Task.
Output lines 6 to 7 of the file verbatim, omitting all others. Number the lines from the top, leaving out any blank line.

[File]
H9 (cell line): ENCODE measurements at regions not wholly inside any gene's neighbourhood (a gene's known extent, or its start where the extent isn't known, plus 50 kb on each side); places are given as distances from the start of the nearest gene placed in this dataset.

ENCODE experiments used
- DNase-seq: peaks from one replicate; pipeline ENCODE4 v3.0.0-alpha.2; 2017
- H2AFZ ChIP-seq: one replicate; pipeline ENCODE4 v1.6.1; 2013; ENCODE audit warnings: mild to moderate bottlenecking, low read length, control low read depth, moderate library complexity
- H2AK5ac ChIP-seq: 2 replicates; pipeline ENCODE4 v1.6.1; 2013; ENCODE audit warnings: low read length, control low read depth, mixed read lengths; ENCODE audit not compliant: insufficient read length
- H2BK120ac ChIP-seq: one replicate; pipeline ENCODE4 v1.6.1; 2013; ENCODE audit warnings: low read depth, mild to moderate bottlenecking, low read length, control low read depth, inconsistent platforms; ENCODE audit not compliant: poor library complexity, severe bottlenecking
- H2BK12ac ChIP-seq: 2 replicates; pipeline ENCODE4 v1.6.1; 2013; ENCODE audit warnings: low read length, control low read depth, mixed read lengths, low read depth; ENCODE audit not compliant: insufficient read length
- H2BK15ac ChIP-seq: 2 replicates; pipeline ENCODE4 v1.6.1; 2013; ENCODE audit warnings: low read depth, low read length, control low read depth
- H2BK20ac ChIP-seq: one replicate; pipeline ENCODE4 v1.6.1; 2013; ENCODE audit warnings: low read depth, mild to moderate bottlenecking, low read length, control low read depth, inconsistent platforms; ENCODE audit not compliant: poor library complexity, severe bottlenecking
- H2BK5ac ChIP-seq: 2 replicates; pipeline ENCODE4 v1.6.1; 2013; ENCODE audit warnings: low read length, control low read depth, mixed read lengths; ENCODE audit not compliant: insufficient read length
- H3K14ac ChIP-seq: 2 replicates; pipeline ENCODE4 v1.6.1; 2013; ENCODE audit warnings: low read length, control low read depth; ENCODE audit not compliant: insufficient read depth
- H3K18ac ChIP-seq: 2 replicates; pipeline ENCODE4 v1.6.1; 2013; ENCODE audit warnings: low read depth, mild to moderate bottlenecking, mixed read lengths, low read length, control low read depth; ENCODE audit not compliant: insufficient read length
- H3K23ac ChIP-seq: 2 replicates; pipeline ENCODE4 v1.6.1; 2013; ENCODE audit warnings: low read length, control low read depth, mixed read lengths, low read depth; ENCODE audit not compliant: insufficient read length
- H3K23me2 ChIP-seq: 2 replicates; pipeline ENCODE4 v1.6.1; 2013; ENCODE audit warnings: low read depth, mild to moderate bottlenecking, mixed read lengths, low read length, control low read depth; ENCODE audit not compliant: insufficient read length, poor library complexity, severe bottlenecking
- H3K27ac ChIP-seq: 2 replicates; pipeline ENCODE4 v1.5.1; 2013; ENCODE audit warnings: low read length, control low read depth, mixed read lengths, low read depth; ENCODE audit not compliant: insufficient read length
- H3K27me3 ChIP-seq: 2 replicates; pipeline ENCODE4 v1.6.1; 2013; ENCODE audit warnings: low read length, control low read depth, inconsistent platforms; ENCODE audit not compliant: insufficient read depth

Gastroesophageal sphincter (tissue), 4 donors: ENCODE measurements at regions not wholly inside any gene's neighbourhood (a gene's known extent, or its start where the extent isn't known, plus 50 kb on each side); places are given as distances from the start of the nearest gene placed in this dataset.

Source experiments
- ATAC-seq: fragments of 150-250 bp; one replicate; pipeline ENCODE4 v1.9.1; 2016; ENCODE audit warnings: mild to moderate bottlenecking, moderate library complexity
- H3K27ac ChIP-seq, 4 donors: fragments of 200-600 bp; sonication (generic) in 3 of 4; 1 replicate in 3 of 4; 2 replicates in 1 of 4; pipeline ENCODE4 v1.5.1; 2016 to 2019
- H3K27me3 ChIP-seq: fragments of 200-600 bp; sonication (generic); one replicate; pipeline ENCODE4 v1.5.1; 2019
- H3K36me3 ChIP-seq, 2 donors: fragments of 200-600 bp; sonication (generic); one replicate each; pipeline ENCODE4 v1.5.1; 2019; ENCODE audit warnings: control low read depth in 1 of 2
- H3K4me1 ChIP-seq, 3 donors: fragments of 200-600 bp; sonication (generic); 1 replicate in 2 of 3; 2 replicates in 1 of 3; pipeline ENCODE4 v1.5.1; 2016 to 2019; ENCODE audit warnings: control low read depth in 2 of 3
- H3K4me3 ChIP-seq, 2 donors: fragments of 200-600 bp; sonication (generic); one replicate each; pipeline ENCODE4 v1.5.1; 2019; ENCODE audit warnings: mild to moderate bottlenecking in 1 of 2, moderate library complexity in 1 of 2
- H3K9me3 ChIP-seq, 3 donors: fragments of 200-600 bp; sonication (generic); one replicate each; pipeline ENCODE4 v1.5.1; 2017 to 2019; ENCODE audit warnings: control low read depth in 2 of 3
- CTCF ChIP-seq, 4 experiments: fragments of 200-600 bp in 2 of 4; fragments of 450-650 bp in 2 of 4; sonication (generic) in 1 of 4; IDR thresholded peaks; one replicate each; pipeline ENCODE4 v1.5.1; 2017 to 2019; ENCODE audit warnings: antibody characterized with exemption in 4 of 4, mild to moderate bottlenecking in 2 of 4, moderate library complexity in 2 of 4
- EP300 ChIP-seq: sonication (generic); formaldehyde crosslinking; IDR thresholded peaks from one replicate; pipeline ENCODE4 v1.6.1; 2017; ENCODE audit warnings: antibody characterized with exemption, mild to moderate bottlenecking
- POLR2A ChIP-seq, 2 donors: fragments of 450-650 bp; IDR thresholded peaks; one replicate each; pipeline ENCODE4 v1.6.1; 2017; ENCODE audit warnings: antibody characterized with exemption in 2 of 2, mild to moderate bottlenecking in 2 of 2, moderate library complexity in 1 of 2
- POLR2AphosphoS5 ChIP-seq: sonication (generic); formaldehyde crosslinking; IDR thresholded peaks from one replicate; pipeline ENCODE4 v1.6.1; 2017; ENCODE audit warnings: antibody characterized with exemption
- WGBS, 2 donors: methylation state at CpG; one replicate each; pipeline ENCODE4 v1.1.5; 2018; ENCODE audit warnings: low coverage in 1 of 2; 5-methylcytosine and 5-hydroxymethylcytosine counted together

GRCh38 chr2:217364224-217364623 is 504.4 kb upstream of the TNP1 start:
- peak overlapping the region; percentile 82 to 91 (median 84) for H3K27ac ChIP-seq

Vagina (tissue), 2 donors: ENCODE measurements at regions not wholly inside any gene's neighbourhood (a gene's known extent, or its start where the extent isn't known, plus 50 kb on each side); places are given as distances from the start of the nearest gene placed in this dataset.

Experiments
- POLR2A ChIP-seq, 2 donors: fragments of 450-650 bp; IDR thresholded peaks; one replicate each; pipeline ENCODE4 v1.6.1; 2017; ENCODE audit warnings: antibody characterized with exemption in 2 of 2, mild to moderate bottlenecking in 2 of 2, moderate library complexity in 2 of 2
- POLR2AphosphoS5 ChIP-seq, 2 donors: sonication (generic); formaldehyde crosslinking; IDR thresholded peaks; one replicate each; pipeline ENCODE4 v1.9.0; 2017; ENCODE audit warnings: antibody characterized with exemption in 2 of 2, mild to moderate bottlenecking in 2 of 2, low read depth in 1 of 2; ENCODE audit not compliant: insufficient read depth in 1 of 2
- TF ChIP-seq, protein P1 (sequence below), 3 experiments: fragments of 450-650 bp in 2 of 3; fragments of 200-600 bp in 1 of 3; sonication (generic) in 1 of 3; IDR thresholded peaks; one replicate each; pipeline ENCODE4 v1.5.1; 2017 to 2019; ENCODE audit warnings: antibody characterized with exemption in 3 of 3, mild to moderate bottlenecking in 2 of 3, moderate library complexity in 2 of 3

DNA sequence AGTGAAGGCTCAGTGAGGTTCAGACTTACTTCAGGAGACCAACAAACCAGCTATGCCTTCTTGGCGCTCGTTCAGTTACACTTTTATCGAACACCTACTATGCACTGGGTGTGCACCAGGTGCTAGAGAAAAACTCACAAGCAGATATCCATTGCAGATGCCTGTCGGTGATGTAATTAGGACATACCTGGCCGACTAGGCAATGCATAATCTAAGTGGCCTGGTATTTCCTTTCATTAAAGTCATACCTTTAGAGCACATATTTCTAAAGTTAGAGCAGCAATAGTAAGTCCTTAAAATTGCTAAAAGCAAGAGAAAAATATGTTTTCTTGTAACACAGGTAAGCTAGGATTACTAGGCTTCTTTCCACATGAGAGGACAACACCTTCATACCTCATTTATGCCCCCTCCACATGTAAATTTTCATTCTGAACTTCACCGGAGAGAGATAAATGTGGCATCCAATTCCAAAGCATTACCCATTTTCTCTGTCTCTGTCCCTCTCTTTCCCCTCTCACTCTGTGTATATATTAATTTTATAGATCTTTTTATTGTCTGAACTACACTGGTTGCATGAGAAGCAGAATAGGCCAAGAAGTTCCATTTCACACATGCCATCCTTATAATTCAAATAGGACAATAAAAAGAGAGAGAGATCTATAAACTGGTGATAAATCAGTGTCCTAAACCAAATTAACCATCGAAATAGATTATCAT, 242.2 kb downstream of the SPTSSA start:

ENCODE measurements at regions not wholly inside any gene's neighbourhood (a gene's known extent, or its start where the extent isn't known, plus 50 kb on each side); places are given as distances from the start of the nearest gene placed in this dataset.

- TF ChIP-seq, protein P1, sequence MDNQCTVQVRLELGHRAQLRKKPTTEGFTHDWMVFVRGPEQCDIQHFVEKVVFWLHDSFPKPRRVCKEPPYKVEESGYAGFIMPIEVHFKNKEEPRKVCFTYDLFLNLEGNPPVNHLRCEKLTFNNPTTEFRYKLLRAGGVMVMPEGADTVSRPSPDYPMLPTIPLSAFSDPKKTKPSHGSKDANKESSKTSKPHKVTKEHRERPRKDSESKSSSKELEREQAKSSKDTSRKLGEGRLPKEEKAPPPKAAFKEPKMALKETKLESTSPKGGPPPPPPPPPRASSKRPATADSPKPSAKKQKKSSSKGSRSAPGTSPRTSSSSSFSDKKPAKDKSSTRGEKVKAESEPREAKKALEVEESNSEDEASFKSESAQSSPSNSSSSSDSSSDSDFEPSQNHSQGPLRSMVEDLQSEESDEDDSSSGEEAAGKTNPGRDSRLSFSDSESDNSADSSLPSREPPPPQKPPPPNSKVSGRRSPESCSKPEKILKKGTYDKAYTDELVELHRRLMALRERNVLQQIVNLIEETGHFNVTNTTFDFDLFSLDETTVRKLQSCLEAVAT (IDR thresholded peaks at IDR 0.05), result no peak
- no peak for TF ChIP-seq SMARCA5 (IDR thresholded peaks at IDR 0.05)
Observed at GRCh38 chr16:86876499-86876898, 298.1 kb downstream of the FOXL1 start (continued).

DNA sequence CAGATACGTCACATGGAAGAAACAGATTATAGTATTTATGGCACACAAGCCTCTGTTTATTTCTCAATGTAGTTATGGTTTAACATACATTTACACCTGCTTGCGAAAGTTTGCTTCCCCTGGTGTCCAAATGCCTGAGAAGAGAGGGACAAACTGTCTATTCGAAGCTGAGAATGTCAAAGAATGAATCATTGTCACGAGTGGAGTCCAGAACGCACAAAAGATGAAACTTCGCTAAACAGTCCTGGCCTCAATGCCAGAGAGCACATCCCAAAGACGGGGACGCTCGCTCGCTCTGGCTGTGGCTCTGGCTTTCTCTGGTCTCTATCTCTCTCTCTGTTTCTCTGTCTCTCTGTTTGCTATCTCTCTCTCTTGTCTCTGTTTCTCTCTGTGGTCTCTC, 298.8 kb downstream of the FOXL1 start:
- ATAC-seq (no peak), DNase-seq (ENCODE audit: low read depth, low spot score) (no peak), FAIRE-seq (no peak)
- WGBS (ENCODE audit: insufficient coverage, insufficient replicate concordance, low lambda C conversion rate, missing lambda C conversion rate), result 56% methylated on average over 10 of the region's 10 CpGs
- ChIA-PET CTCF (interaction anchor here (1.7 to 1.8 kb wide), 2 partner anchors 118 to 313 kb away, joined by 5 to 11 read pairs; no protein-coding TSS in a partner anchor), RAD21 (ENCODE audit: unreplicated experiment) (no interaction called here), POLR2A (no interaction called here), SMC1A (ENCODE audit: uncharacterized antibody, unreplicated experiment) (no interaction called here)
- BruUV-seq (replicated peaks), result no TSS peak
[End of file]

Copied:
- H2BK120ac ChIP-seq: one replicate; pipeline ENCODE4 v1.6.1; 2013; ENCODE audit warnings: low read depth, mild to moderate bottlenecking, low read length, control low read depth, inconsistent platforms; ENCODE audit not compliant: poor library complexity, severe bottlenecking
- H2BK12ac ChIP-seq: 2 replicates; pipeline ENCODE4 v1.6.1; 2013; ENCODE audit warnings: low read length, control low read depth, mixed read lengths, low read depth; ENCODE audit not compliant: insufficient read length